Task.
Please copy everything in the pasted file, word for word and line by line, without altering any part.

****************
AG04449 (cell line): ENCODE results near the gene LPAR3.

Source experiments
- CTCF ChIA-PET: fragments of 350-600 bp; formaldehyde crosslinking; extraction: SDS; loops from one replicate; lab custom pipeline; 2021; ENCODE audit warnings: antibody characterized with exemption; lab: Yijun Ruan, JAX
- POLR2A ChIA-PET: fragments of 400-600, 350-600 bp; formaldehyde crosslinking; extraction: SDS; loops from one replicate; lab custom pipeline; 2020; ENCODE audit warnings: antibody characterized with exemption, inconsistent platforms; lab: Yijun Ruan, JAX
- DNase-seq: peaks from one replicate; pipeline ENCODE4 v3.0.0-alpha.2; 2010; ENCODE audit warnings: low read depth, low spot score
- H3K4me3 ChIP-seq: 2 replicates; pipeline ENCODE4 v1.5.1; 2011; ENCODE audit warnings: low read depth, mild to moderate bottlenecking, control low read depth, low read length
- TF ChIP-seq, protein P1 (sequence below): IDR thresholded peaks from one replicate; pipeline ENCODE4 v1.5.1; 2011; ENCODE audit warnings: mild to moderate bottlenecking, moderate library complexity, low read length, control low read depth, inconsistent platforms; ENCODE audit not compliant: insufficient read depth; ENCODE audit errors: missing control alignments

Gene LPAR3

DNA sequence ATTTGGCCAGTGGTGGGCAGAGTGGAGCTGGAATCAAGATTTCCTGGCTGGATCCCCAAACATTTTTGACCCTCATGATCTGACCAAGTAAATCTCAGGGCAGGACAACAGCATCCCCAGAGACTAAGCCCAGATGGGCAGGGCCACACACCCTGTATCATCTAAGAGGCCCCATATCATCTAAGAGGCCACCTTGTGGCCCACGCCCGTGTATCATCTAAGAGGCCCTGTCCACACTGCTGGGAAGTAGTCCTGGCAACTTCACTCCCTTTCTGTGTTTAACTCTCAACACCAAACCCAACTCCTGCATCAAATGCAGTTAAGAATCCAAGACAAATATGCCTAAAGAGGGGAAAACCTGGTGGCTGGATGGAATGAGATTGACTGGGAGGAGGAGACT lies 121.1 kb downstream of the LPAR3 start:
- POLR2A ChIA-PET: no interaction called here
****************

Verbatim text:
AG04449 (cell line): ENCODE results near the gene LPAR3.

Source experiments
- CTCF ChIA-PET: fragments of 350-600 bp; formaldehyde crosslinking; extraction: SDS; loops from one replicate; lab custom pipeline; 2021; ENCODE audit warnings: antibody characterized with exemption; lab: Yijun Ruan, JAX
- POLR2A ChIA-PET: fragments of 400-600, 350-600 bp; formaldehyde crosslinking; extraction: SDS; loops from one replicate; lab custom pipeline; 2020; ENCODE audit warnings: antibody characterized with exemption, inconsistent platforms; lab: Yijun Ruan, JAX
- DNase-seq: peaks from one replicate; pipeline ENCODE4 v3.0.0-alpha.2; 2010; ENCODE audit warnings: low read depth, low spot score
- H3K4me3 ChIP-seq: 2 replicates; pipeline ENCODE4 v1.5.1; 2011; ENCODE audit warnings: low read depth, mild to moderate bottlenecking, control low read depth, low read length
- TF ChIP-seq, protein P1 (sequence below): IDR thresholded peaks from one replicate; pipeline ENCODE4 v1.5.1; 2011; ENCODE audit warnings: mild to moderate bottlenecking, moderate library complexity, low read length, control low read depth, inconsistent platforms; ENCODE audit not compliant: insufficient read depth; ENCODE audit errors: missing control alignments

Gene LPAR3

DNA sequence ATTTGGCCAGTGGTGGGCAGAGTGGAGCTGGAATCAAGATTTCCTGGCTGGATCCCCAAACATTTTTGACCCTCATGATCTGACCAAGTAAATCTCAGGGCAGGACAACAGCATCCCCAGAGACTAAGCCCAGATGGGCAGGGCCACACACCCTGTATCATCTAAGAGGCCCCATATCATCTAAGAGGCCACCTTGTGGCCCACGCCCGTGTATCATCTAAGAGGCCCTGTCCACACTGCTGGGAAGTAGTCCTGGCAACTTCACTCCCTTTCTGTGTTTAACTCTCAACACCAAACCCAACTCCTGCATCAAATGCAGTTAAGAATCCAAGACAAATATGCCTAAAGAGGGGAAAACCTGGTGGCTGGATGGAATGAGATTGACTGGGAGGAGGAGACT lies 121.1 kb downstream of the LPAR3 start:
- POLR2A ChIA-PET: no interaction called here